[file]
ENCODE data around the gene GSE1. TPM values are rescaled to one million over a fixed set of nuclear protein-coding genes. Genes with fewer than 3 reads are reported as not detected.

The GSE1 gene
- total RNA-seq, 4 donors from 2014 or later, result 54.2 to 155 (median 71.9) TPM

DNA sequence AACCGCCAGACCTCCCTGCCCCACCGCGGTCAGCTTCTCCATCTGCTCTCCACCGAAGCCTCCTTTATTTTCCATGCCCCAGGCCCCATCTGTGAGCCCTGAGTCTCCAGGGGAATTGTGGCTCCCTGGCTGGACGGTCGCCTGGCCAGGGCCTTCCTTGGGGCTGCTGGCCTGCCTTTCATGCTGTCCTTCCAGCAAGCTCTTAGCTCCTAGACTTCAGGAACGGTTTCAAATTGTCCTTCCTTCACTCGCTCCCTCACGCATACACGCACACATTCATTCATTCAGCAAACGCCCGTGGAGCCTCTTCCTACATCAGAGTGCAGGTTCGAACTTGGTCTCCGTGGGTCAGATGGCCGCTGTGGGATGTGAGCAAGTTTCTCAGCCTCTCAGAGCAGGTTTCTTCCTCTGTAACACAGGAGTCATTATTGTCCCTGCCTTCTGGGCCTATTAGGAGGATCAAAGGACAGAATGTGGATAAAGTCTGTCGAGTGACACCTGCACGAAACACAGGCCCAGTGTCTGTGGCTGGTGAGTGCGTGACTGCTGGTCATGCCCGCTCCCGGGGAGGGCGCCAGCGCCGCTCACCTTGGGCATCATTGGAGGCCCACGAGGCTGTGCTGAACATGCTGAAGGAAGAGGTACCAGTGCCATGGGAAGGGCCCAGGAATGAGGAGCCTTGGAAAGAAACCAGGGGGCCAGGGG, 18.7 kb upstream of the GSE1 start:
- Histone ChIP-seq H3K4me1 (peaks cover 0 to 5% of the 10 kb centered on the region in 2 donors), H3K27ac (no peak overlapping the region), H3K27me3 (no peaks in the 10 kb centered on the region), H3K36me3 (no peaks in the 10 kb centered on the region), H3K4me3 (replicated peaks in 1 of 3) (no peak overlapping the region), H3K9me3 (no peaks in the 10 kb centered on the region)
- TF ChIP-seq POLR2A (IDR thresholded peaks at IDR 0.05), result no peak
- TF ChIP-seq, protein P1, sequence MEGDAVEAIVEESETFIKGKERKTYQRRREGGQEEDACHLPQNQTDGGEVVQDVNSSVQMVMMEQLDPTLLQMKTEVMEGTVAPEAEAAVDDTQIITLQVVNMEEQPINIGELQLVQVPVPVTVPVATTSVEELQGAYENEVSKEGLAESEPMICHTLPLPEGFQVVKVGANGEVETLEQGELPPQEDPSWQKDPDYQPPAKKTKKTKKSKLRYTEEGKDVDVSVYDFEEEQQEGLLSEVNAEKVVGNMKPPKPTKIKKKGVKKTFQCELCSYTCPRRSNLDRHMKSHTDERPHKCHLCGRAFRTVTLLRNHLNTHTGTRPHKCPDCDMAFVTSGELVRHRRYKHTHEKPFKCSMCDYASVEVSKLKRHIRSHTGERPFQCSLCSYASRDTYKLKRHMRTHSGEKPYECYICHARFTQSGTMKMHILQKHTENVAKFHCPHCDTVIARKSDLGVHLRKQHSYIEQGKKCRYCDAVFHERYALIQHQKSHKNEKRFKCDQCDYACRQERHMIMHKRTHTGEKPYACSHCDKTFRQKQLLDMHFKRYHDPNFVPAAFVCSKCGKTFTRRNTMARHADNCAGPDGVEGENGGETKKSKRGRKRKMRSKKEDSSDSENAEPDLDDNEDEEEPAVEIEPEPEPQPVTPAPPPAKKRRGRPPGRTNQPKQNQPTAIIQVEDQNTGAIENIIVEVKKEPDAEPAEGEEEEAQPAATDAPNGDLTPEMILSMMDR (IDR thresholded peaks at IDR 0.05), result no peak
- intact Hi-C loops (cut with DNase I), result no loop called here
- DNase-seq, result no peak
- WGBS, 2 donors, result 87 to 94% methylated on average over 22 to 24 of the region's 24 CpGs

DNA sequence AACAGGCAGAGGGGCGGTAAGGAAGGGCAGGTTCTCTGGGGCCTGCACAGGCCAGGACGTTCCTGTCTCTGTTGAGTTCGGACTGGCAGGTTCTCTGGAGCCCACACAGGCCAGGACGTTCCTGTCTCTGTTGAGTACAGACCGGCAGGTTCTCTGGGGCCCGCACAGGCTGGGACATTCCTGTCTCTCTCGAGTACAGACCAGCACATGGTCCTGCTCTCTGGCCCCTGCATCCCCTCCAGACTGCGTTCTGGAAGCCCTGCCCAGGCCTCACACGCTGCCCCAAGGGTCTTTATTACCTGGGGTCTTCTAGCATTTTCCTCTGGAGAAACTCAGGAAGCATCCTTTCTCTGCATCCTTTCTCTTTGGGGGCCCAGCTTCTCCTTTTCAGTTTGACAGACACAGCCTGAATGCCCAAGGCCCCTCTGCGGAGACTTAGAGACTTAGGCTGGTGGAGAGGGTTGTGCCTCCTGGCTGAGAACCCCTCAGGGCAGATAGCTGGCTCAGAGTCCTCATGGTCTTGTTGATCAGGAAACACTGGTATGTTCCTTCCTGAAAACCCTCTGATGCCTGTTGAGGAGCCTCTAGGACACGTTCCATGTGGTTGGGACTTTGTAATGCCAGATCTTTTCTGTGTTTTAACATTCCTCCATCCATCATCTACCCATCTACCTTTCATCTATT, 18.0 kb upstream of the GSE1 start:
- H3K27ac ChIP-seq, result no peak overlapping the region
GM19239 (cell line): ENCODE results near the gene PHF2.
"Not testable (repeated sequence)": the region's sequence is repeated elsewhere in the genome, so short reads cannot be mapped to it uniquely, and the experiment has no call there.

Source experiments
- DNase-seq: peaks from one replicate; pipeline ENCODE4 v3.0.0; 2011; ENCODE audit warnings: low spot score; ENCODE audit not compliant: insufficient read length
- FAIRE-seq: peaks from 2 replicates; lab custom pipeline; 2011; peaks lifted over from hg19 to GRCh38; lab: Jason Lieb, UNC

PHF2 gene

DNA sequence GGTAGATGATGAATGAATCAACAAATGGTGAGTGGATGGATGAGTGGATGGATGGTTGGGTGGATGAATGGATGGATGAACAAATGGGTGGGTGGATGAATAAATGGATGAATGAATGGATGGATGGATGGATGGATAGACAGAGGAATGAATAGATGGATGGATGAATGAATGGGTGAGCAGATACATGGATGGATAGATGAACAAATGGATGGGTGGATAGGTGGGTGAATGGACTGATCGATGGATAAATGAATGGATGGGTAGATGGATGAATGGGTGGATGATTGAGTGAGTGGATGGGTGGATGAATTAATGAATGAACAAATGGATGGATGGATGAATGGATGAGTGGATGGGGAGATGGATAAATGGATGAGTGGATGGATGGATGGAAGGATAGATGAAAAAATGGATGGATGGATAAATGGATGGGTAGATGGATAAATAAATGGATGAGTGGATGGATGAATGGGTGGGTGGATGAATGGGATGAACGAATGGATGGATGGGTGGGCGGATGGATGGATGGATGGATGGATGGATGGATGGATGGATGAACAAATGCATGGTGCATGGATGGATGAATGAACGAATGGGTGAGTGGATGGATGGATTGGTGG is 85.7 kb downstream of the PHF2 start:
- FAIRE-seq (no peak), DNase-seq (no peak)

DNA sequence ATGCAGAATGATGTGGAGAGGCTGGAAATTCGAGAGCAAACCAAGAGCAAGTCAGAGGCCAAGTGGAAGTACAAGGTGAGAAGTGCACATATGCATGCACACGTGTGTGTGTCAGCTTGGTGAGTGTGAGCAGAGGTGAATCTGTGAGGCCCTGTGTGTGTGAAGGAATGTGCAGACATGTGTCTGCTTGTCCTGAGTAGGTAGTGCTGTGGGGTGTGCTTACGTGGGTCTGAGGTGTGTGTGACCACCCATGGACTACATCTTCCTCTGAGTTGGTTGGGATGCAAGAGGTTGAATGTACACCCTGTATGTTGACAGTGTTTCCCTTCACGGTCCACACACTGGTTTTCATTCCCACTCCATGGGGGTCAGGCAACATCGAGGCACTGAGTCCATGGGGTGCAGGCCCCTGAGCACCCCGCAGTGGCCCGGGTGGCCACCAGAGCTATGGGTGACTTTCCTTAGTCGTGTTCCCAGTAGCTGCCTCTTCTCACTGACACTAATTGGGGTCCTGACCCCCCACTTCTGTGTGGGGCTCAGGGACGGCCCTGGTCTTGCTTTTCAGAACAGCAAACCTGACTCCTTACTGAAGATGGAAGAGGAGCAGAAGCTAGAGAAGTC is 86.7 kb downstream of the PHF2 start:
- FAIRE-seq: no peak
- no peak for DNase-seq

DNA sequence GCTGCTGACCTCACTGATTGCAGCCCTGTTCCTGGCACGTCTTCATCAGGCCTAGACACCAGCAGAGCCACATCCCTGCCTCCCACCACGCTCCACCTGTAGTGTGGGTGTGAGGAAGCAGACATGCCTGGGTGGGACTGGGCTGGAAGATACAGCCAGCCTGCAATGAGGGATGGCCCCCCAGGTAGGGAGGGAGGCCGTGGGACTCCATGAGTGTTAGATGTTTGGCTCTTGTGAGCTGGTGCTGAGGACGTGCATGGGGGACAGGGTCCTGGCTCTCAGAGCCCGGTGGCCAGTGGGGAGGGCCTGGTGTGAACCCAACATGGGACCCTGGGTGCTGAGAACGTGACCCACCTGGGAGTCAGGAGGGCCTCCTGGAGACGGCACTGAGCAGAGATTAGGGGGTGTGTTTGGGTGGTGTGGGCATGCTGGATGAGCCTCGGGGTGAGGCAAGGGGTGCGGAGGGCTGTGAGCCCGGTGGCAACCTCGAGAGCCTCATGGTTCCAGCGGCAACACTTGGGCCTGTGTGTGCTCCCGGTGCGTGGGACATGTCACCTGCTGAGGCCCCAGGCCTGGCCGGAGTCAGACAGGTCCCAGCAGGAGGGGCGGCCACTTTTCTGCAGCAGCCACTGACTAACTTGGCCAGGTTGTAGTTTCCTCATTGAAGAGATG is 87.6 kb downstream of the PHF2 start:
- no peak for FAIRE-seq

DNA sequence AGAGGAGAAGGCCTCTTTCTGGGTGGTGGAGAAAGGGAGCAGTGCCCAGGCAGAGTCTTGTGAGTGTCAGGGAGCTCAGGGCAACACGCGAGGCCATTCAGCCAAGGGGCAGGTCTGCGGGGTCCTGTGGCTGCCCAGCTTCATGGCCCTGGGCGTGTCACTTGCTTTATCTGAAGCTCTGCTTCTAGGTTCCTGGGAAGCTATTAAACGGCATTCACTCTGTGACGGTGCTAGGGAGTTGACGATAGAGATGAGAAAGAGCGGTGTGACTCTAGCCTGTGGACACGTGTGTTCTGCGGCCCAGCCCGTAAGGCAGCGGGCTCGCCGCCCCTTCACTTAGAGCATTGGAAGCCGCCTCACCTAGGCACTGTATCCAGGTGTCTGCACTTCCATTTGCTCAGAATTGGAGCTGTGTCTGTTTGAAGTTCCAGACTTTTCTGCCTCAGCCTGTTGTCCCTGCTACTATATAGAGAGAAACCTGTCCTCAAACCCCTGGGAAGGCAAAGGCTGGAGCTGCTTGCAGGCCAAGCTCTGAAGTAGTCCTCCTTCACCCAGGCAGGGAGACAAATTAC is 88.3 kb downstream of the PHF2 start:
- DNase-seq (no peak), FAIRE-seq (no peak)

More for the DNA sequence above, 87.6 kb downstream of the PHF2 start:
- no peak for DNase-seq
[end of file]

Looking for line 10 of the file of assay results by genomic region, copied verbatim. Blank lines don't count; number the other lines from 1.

- WGBS, 2 donors, result 87 to 94% methylated on average over 22 to 24 of the region's 24 CpGs